To help encourage good grassroots development the F.A developed a charter. This seeks to reward and encourage good practice so that parents and children can demand a minimum standard of provision from schools, clubs and holiday.

Regional structure

Although UEFA are a huge organisation, they cannot control every single aspect of the game in all European countries, such as Wales. It is therefore essential that regional, intra-national organisations or governing bodies take as much control as possible and are aware of as much as possible in their area.

Wales uses a pyramid system to organise its football events/competitions. The Welsh Premier is Wales’ national league and the only national competition and all leagues below it operate on a regional basis, the leagues become more localised the further down the pyramid you go.

Governing bodies need to structure leagues into regional leagues so that they are more easily managed and are more organised. Like the British Premier League, many foreign countries have adopted segmented or divisional type football leagues. Wales uses this tiered league system to organise many competitions. The Welsh Premier is the top tier or first division and all those below this division are on lower tiers. The second tier consists of two leagues that each covers half of the country. The first represents South Wales and the second, central and North Wales. The champions of both these leagues are promoted to the League of Wales. However although this may sound quite simple, it gets much more complicated the further down the system you go. The similarity is that the teams that come top of the lower leagues are also eligible for promotion.

As I’ve said, the system gets a lot more mixed up and complex the further down the pyramid you go, with teams having less professional players, and a lower status. The lower less well known teams face a larger competition and less chance of getting promoted due to the larger number of teams.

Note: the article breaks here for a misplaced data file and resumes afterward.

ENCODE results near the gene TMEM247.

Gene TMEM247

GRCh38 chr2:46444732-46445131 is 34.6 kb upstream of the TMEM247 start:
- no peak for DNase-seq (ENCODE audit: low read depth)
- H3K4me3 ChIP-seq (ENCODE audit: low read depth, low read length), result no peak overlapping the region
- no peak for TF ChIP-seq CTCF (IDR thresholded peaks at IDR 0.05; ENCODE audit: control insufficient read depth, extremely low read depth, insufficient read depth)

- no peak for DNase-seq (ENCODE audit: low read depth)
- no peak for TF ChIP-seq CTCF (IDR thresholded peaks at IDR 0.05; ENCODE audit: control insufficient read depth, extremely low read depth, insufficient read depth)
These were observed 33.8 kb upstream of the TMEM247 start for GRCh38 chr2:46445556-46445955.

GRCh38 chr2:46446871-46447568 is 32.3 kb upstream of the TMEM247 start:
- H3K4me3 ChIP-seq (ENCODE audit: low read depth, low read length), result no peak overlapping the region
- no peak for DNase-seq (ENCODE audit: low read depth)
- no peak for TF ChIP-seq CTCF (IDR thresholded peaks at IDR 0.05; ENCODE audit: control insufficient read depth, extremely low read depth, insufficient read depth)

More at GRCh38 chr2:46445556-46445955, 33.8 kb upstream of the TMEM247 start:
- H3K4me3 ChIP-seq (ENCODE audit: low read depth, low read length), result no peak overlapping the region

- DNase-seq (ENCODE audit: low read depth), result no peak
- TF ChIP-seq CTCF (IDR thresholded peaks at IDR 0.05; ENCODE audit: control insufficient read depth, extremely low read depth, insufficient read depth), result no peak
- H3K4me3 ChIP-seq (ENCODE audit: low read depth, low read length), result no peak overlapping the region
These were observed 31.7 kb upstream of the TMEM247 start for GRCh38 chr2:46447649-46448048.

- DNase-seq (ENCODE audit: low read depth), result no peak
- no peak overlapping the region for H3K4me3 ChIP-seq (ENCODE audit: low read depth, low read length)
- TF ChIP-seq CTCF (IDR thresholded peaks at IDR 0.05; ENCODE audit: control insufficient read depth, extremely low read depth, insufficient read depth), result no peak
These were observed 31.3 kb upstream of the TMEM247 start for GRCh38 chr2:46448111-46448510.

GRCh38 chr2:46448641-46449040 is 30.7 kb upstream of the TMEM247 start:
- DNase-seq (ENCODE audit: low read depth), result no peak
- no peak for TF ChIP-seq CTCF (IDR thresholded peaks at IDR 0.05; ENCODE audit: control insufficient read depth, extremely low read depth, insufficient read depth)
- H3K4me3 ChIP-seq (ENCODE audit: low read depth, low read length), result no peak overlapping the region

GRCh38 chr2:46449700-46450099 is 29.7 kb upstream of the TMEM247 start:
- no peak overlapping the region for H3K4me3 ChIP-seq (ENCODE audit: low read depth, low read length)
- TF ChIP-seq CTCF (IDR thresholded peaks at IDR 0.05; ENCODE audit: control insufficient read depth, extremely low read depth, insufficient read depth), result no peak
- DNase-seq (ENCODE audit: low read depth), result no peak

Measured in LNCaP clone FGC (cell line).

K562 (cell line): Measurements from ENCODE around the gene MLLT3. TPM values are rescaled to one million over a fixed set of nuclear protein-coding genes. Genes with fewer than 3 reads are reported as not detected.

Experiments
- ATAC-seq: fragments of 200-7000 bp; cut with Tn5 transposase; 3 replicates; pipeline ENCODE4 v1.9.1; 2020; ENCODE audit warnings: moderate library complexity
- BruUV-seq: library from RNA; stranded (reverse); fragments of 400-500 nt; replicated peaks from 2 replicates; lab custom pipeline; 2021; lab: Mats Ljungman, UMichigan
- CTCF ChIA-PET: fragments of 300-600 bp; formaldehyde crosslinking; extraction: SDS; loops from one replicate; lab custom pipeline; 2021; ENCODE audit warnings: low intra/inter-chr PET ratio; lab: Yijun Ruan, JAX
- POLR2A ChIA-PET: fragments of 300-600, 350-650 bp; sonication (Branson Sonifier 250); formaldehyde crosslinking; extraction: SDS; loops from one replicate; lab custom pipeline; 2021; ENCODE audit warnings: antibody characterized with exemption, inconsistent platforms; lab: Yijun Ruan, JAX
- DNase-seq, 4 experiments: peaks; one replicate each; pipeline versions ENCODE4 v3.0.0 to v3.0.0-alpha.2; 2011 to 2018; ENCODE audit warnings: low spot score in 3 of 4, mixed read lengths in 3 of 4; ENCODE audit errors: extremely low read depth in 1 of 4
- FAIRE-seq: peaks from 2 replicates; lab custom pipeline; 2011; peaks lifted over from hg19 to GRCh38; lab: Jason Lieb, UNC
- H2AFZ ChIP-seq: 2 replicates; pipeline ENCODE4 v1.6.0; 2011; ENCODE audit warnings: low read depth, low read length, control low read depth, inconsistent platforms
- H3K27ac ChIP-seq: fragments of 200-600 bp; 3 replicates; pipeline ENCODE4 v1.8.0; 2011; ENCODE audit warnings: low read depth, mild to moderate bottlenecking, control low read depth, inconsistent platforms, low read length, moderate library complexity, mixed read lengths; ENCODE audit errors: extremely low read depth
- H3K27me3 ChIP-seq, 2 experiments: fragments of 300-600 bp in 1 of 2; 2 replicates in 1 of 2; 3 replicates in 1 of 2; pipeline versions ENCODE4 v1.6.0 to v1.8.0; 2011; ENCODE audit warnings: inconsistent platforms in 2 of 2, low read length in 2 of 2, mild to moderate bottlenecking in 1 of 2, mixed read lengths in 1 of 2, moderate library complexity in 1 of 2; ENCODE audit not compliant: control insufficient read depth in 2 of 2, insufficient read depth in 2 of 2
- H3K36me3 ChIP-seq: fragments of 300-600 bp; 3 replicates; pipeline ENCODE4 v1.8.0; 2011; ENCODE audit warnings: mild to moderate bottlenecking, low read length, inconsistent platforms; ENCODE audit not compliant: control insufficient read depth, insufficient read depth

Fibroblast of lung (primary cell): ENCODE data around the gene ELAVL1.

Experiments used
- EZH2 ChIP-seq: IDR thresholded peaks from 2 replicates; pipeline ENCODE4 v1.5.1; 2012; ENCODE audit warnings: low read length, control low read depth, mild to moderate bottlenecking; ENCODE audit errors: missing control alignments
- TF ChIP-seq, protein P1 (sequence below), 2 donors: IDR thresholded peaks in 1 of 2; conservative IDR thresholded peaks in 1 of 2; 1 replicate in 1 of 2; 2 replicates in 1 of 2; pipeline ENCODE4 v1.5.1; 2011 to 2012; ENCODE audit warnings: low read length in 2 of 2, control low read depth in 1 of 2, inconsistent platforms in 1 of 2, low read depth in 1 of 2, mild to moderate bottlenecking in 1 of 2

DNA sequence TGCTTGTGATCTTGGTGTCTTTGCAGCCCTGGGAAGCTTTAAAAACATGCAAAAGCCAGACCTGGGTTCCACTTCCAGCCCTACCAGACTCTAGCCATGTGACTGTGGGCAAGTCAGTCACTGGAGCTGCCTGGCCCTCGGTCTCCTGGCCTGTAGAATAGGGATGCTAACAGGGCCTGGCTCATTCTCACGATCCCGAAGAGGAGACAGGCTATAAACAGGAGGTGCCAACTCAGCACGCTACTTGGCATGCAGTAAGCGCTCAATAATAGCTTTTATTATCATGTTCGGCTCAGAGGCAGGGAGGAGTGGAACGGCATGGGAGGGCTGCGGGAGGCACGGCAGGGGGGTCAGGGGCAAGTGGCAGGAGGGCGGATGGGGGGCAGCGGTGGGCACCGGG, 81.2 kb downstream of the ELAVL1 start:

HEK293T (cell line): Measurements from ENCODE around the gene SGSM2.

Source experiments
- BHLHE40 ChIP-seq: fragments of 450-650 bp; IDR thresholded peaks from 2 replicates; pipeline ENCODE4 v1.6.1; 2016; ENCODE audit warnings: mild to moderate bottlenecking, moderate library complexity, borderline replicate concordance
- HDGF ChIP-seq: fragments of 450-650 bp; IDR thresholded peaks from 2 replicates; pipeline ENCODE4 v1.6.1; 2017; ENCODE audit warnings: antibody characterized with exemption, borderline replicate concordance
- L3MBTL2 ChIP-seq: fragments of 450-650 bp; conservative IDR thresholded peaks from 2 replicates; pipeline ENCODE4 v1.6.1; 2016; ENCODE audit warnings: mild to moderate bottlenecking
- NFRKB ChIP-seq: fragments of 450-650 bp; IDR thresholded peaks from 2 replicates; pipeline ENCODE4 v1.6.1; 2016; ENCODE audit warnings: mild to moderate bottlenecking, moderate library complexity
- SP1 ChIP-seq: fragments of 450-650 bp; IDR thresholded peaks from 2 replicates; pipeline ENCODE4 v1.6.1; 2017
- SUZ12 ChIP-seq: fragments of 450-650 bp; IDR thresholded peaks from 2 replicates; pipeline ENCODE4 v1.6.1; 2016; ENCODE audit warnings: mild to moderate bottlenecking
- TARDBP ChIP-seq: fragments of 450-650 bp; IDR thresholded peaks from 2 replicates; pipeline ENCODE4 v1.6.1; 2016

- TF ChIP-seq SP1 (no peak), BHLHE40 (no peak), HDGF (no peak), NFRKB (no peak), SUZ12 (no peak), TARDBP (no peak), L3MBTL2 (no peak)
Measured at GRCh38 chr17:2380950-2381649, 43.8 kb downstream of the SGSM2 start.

Doping control and testing

It is now normal for most footballers, to be tested for doping and drugs that may affect their performance.

There are many different ways in which drug testing can be performed, namely, urine samples, hair samples, perspiration and residues found on the athlete or on items of their possession.

The urine sample involves the footballer giving a urine sample just before a game, which is tested for the existence of drugs or any evidence of doping. If the results come back positive then the footballer will be suspended and will not be allowed to play in the match or matches following the test until a governing body tells them they are allowed to play. Hair testing involves the footballer/athlete giving a sample of their hair, which, like the urine is tested for evidence of drugs, again, if the test shows that that person has drugs in their system, then appropriate action will be taken.

The perspiration test involves the sweat of the athlete being analysed for the presence of any performance enhancing drugs. This is an effective way of doping control and testing, as there are not many ways in which you can avoid this sort of test, or any of the others for that matter. Residue testing involves the footballer giving an item of theirs to the drug analyst that may have residue from the footballers body on it, this could include a drinking flask, mug etc. that may have the persons saliva on it, or a towel that may have hair on it that could be analysed, i.e. anything that may have any residue on it that could be analysed in order to prove the existence of drugs or doping.

Here is an example of how the FA intends to deal with the increase in drug abuse in football; The FA is conducting random drug testing of gifted footballers as young as nine years old. These unannounced spot-checks on 9-16 year olds is being carried out at 147 centres of excellence across England and Wales. However, each of these drug tests costs the FA �230.


One of the main football governing bodies is UEFA. The Union of European Football Associations governs football all over Europe and makes sure the rules that are formed by this organisation are enforced and abided by, as well as organising competitions and so on.

Moreover, as I live in Wales I will talk about the Football Association of Wales or FAW. The FAW are more of a regional organisation that relay rules etc. from UEFA and make sure that there are competitions, and matches taking place all over Wales, as well as distributing limited funds to grass roots schemes and to various clubs in the region. The FAW are based in Cardiff, the capitol, of Wales, which is, in itself relevant as it means that it is easily located.